The Re-Emergence Of Chloramphenicol Sensitivity Among Enteric Fever Pathogens In Mangalore 3106-3108
Yashavanth Rai, Dept. of Microbiology, A.J.I.M.S, Kuntikana, Mangalore-575004.
Enteric fever is a global health problem, especially in the developing countries of the tropics. Drug resistance among enteric fever pathogens is a major challenge for the clinicians. Since its introduction in 1948, chloramphenicol (C) remained as the drug of choice for enteric fever. Later, ciprofloxacin (Cf) replaced C, when C-resisitant enteric fever emerged and caused outbreaks in different parts of the world. Fluoroquinlones are replaced by third generation cephalosporins like ceftriaxone (Ci) and cefotaxime (Ce) as the first line therapy nowadays. C-sensitive Salmonella serotypes emerged again due to the withdrawal of antibiotic pressure. Therefore, an attempt was made to study the incidence of blood stream Salmonella infections and their antimicrobial susceptibility pattern.
Method: Strains isolated from 188 blood culture positive cases of enteric fever over a period of 1 year and 11 months were studied and their sensitivity pattern to chloramphenicol(C), ampicillin(A), cotrimoxazole(Co), nalidixic acid(Na), ciprofloxacin(Cf), ofloxacin(Of) and ceftriaxone(Ci) were analysed by the disk diffusion method according to the Clinical Laboratory Standard Institute(CLSI) guidelines. The Minimum Inhibitory Concentration (MIC) was determined for chloramphenicol by the agar dilution method according to the CLSI guidelines.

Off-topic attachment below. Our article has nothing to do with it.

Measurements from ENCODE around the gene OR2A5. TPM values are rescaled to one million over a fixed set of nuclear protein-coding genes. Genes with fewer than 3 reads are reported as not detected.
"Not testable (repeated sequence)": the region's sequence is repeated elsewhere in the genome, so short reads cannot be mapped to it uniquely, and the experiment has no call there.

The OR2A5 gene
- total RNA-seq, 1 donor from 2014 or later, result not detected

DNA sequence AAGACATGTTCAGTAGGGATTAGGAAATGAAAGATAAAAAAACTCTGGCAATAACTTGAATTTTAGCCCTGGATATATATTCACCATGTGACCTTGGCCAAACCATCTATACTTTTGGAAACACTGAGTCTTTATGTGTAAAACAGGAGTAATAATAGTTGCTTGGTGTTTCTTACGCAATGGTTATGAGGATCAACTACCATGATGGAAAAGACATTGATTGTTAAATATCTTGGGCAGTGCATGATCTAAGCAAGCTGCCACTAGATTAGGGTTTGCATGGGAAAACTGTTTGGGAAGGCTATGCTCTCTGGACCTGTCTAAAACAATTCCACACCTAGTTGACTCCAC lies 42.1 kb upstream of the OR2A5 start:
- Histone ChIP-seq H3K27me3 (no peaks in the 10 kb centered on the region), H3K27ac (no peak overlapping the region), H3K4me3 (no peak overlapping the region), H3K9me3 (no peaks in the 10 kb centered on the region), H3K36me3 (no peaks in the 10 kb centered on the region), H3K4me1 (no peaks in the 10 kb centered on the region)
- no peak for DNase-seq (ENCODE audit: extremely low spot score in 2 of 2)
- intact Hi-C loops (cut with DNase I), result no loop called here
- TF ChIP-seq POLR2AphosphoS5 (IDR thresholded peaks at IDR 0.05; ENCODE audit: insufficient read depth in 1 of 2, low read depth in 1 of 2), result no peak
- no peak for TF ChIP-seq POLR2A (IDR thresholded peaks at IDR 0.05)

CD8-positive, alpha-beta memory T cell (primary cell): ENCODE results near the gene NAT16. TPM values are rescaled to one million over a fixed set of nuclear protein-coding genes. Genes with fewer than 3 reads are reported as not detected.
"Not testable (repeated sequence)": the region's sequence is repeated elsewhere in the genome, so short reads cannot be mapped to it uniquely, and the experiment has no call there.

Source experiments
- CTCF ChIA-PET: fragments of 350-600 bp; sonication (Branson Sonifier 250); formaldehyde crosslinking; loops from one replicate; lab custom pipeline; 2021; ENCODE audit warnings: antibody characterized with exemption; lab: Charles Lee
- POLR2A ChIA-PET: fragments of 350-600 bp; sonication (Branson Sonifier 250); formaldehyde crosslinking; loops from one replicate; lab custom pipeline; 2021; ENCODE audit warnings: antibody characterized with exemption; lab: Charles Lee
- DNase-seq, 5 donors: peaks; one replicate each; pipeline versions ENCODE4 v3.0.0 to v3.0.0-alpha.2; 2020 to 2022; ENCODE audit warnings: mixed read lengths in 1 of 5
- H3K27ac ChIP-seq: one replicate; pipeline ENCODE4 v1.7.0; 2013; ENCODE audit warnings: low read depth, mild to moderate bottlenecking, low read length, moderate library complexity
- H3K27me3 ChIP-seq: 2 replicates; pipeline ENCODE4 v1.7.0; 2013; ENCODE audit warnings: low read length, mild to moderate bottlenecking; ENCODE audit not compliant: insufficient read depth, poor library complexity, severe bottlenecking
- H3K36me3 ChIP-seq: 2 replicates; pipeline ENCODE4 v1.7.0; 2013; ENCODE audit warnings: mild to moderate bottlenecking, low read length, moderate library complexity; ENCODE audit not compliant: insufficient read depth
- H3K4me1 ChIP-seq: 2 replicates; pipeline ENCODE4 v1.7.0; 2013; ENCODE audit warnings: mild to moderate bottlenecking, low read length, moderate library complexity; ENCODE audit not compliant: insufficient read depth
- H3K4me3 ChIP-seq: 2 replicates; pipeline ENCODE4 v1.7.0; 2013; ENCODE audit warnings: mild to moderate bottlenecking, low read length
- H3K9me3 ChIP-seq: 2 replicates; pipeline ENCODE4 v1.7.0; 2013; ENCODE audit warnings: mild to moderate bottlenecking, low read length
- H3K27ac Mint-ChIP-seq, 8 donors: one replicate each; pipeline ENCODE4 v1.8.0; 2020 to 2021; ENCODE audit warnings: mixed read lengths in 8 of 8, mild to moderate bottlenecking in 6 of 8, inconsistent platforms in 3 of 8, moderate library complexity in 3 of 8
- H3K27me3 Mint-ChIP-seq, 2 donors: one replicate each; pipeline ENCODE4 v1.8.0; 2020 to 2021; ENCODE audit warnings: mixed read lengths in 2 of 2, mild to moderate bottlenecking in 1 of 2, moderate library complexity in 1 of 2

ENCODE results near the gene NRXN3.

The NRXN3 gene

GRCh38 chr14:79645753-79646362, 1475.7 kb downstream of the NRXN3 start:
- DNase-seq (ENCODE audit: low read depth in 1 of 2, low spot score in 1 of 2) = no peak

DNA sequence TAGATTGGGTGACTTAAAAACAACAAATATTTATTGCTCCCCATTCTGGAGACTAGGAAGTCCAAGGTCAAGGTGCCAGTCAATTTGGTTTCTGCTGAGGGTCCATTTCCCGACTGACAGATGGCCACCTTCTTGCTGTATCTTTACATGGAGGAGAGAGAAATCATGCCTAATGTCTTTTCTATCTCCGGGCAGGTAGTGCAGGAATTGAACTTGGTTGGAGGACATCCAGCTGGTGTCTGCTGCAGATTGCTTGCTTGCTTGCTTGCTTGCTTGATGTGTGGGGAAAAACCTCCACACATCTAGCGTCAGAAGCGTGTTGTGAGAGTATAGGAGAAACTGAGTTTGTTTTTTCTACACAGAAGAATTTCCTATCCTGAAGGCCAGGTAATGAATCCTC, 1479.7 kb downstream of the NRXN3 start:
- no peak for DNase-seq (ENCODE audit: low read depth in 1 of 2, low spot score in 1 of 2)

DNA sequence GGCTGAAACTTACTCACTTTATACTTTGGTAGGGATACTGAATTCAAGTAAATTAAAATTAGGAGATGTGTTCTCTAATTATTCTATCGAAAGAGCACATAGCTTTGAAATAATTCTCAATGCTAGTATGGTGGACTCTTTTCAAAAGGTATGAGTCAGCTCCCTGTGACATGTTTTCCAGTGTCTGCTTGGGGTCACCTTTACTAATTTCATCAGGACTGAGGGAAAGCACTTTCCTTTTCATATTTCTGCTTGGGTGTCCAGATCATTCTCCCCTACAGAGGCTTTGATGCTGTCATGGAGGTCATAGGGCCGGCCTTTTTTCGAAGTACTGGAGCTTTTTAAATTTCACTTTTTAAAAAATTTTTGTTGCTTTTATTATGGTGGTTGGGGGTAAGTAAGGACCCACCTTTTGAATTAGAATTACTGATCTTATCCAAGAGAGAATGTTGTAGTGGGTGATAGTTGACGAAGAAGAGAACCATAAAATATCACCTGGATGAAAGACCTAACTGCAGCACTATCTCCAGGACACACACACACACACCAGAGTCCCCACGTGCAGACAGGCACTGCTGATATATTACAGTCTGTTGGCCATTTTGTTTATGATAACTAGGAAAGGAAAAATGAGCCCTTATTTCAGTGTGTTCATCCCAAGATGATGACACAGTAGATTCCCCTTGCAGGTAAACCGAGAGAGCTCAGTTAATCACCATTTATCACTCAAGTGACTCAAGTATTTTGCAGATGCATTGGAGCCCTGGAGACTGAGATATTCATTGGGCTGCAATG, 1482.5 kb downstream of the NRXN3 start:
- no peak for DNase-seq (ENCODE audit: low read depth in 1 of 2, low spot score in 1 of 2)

Results: A total of 188(2.99%) Salmonella isolates were obtained from blood culture during the period of 1 year and 11 months. Of these, 77 were S.typhi and 111 were S.paratyphi A. The present study showed higher chloramphenicol sensitivity for S.typhi (97.4%) and S.paratyphi A (100%). The MIC for Chloramphenicol was ≤ 4 Âµg/ml for 187 Salmonella isolates. One Salmonella isolate showed C - MIC of 64 Âµg/ml.
Conclusion: This study has shown the reemergence of chloramphenicol sensitivity among enteric fever pathogens. The results suggest the necessity for the reevaluation of chloramphenicol therapy in enteric fever.